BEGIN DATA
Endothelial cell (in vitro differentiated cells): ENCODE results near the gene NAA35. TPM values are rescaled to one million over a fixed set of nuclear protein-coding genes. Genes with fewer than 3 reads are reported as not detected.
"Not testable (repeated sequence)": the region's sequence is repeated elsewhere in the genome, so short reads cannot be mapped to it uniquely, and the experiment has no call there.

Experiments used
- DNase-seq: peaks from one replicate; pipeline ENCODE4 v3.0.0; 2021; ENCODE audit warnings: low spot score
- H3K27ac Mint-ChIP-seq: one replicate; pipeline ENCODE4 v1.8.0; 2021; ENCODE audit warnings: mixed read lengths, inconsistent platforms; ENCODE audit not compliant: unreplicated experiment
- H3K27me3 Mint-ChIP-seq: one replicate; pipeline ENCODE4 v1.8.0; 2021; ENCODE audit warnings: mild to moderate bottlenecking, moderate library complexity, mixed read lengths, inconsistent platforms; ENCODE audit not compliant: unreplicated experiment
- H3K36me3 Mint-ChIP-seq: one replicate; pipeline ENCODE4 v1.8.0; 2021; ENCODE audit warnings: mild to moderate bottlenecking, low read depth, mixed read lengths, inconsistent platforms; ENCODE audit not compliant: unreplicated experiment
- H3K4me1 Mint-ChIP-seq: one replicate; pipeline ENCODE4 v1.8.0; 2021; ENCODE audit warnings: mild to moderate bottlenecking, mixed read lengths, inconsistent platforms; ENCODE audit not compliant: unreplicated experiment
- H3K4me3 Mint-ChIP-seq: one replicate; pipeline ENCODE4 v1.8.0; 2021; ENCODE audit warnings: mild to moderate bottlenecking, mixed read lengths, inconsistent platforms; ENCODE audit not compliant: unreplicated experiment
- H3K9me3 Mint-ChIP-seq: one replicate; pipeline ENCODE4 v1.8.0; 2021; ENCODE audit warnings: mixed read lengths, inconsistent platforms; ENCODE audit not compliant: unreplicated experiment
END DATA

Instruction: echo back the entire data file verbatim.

Endothelial cell (in vitro differentiated cells): ENCODE results near the gene NAA35. TPM values are rescaled to one million over a fixed set of nuclear protein-coding genes. Genes with fewer than 3 reads are reported as not detected.
"Not testable (repeated sequence)": the region's sequence is repeated elsewhere in the genome, so short reads cannot be mapped to it uniquely, and the experiment has no call there.

Experiments used
- DNase-seq: peaks from one replicate; pipeline ENCODE4 v3.0.0; 2021; ENCODE audit warnings: low spot score
- H3K27ac Mint-ChIP-seq: one replicate; pipeline ENCODE4 v1.8.0; 2021; ENCODE audit warnings: mixed read lengths, inconsistent platforms; ENCODE audit not compliant: unreplicated experiment
- H3K27me3 Mint-ChIP-seq: one replicate; pipeline ENCODE4 v1.8.0; 2021; ENCODE audit warnings: mild to moderate bottlenecking, moderate library complexity, mixed read lengths, inconsistent platforms; ENCODE audit not compliant: unreplicated experiment
- H3K36me3 Mint-ChIP-seq: one replicate; pipeline ENCODE4 v1.8.0; 2021; ENCODE audit warnings: mild to moderate bottlenecking, low read depth, mixed read lengths, inconsistent platforms; ENCODE audit not compliant: unreplicated experiment
- H3K4me1 Mint-ChIP-seq: one replicate; pipeline ENCODE4 v1.8.0; 2021; ENCODE audit warnings: mild to moderate bottlenecking, mixed read lengths, inconsistent platforms; ENCODE audit not compliant: unreplicated experiment
- H3K4me3 Mint-ChIP-seq: one replicate; pipeline ENCODE4 v1.8.0; 2021; ENCODE audit warnings: mild to moderate bottlenecking, mixed read lengths, inconsistent platforms; ENCODE audit not compliant: unreplicated experiment
- H3K9me3 Mint-ChIP-seq: one replicate; pipeline ENCODE4 v1.8.0; 2021; ENCODE audit warnings: mixed read lengths, inconsistent platforms; ENCODE audit not compliant: unreplicated experiment